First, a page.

Maybe it’s because this is a town of very pretentious people, but Ellen DeGeneres hosting the Oscars was really the best thing about the bloated, overly long telecast of the 79th Annual Academy Awards. While there was certainly nothing to complain about where the winners were concerned (except Pan’s Labyrinth should have won Foreign Language), there was plenty to complain about where the production was concerned.
Ellen DeGeneres did something no Oscar host has ever successfully done: she took everyone’s nerves down a notch by making fun of how nervous the nominees were. Because she is a compassionate and intelligent person, she decided to celebrate the nominees. She is effortlessly funny, especially when casually interacting with celebrities. Yet, the morning after, television critics were ready to rip DeGeneres apart.
I certainly am not here to do that – in fact, I’d like to send her a great big fat thank you card for making the show watchable. What should be talked about, however, is the producer and director’s need to play winners off stage (that annoying music that reminds winners to say thank you and leave the stage immediately). The only reason we tune into to the show is to see who won. This isn’t the 70s anymore, when variety telecasts were what the people wanted. We want to see the emotional highs and lows that the stupid Oscars are all about.
For some reason, they felt it necessary to have Celine Dion sing. Why? Bill Condon had already arranged to have Jennifer Hudson, Beyonce Knowles and Anika Noni Rose from Dreamgirls provide the diva portion of the evening. Dion took away valuable time that could have otherwise been given to writer William Monahan, who was played off mid-word. Why would they do that? It is the single most hateful thing about the Oscars. They promised they weren’t going to do that this year, but they did.
Before the show, the producers gave Academy members a talking-to: “Don’t bring out lists of people to thank!” Because, god forbid, the winners should have anything intelligent to say when they stand there shaking in their boots, trying to remember everyone. I’m no believer in the list, but it beats the hell out of rudely playing a winner off stage.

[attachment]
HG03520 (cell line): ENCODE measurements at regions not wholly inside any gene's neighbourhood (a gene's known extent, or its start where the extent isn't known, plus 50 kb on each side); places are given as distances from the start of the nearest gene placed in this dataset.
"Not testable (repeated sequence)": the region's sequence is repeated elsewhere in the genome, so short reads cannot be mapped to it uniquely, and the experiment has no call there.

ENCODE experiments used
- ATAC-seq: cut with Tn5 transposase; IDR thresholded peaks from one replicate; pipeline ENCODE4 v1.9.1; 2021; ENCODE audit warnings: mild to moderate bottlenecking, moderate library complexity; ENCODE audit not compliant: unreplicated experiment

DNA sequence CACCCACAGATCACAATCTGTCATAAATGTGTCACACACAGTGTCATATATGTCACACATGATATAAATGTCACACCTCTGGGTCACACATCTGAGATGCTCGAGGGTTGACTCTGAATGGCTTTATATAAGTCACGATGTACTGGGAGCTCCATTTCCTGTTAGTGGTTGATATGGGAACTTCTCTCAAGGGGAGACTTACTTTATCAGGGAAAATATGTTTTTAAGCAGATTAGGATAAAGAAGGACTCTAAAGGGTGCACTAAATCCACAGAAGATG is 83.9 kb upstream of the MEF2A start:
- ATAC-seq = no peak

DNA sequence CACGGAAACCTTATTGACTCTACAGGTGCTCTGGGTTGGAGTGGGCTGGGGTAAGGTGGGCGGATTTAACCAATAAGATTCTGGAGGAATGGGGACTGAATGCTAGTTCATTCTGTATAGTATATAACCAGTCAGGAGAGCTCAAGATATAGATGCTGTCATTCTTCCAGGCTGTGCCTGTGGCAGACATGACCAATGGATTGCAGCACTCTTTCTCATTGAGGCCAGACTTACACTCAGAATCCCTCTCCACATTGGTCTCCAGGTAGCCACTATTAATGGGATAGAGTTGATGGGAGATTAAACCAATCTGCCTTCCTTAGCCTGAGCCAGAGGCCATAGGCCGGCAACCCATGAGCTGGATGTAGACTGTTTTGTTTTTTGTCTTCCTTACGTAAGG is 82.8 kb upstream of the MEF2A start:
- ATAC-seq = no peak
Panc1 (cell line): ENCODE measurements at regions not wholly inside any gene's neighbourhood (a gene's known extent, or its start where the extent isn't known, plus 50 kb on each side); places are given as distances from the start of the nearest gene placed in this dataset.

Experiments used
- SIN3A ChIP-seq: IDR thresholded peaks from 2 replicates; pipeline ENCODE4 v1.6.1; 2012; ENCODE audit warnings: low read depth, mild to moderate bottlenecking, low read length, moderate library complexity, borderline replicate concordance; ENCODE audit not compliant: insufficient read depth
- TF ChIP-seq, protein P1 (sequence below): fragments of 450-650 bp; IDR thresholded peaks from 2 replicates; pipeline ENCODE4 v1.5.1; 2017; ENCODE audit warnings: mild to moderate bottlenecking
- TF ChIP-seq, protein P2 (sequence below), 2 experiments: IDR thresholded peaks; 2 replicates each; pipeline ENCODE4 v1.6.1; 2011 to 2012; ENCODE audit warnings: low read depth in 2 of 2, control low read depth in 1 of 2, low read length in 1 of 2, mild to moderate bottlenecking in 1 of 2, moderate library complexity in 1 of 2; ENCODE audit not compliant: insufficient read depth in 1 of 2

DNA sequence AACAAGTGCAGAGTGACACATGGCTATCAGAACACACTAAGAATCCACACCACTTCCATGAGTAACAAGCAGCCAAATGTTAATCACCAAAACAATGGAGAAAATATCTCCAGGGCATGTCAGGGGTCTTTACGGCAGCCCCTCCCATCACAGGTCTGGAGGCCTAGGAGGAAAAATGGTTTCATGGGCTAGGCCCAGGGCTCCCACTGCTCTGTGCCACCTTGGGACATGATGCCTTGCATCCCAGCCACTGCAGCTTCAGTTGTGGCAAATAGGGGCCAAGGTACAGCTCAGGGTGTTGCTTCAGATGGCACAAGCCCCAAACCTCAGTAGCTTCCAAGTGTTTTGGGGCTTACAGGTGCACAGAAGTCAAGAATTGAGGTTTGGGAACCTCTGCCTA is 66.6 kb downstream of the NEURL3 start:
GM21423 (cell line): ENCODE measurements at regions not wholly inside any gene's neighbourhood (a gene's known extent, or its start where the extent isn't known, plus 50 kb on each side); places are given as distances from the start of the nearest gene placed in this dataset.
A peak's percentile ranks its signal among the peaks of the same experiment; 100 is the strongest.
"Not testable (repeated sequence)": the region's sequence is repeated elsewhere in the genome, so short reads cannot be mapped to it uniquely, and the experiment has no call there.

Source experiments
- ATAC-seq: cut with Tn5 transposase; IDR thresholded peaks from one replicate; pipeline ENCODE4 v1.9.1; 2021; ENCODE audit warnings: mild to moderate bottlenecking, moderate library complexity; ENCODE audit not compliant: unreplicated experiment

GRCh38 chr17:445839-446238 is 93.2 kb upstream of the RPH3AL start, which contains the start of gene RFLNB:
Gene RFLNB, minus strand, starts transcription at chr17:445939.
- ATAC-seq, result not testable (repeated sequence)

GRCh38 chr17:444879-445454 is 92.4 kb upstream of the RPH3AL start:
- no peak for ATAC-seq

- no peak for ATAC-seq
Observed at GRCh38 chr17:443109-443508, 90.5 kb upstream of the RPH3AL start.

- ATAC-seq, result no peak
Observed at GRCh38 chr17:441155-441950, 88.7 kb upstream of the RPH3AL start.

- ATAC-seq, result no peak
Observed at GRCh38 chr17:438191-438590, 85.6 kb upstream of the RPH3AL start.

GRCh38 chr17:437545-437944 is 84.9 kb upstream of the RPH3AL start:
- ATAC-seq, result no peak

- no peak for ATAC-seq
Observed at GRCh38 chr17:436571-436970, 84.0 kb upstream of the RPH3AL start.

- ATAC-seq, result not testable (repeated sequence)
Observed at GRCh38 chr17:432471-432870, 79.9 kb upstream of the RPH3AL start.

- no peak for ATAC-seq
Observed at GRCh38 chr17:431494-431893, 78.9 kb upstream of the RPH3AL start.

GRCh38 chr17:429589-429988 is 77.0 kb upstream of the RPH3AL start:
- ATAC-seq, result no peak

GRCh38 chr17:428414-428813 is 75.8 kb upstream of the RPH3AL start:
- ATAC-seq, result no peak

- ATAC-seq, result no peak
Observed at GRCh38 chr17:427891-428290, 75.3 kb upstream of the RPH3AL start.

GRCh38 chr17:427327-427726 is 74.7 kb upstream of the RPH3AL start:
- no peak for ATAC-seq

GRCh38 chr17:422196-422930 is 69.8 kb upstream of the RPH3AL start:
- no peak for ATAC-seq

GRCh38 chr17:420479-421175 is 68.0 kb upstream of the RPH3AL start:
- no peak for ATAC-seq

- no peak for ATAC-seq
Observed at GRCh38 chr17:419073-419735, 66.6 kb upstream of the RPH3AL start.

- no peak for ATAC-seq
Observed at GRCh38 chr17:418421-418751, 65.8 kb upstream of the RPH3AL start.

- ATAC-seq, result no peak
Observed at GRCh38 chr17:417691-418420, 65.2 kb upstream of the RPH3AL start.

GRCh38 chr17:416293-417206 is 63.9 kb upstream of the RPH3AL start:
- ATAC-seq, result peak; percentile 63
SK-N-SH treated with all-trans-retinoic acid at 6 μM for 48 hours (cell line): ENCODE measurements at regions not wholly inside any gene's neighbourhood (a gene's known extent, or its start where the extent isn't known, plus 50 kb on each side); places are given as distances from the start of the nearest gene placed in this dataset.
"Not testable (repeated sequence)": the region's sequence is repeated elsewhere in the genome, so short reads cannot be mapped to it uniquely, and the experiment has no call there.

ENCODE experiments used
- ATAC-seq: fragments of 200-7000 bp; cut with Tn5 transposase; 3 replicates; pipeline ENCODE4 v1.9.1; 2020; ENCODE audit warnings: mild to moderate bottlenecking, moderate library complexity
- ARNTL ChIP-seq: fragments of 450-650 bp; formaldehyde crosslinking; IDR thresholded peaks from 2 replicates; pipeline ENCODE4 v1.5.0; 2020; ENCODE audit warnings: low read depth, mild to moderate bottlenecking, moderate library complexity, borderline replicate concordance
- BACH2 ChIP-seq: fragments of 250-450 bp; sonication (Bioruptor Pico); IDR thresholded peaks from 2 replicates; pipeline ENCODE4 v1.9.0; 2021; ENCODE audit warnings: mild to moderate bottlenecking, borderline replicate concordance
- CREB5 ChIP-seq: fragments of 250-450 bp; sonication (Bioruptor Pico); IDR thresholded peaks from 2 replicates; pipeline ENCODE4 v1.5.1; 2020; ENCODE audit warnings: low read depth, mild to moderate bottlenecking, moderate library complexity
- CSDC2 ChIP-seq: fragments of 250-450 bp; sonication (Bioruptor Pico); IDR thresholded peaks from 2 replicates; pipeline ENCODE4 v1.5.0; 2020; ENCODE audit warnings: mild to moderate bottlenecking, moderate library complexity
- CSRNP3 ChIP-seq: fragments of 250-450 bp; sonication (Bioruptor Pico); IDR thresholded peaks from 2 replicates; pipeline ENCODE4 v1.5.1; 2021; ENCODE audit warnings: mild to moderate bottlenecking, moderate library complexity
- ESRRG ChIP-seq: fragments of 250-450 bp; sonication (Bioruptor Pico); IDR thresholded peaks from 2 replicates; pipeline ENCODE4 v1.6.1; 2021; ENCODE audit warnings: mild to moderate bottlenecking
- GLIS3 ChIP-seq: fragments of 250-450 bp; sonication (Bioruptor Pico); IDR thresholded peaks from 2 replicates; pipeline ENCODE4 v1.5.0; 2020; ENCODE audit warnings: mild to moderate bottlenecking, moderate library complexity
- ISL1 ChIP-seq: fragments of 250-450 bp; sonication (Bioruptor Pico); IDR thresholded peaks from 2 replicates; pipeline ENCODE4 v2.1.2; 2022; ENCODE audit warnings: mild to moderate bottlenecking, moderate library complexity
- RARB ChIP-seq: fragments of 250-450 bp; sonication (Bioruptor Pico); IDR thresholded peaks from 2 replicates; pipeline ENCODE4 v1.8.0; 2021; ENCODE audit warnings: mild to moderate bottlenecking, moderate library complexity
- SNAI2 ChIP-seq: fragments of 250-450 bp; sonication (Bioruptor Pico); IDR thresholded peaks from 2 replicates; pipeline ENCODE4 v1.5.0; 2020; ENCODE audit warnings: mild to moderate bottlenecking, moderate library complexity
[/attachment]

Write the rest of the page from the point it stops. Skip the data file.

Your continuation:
In order to relieve some of the tension, they had a “Thank You cam” for people the nominees either forgot to thank or didn’t have time to thank. As if that is going to help matters? How would you feel if you were thanked on the “Thank You cam” instead of on stage at the Oscars?
The most infuriating thing was that we had to sit through Celine Dion, one too many film montages (they could all have been cut in half), too many prepared “comedy bits” that fell flat, all so that we could see people rushed through their speeches for fear of the music. It is a big problem with the Oscars and always has been. So far, no reasonable solution has been discovered; winners still bring up lists, they still go on too long, and they are still played off stage. If there was one thing that ruined the telecast for me every single time, it would be that menacing music.
Even still, the show drew reasonably high ratings. It certainly was no bomb. forty million people watched Martin Scorsese finally win his Oscar. It was up just three percent from last year; both years are notorious for their unseen Best Picture nominees; only this year, The Departed was a very popular film. That could have been part of the reason people watched, or it could just be that we’re lemmings that come when we’re called. Either way, it doesn’t look like the telecast will be retired any time soon.
For clips of this year’s telecast, log on to Oscar.com.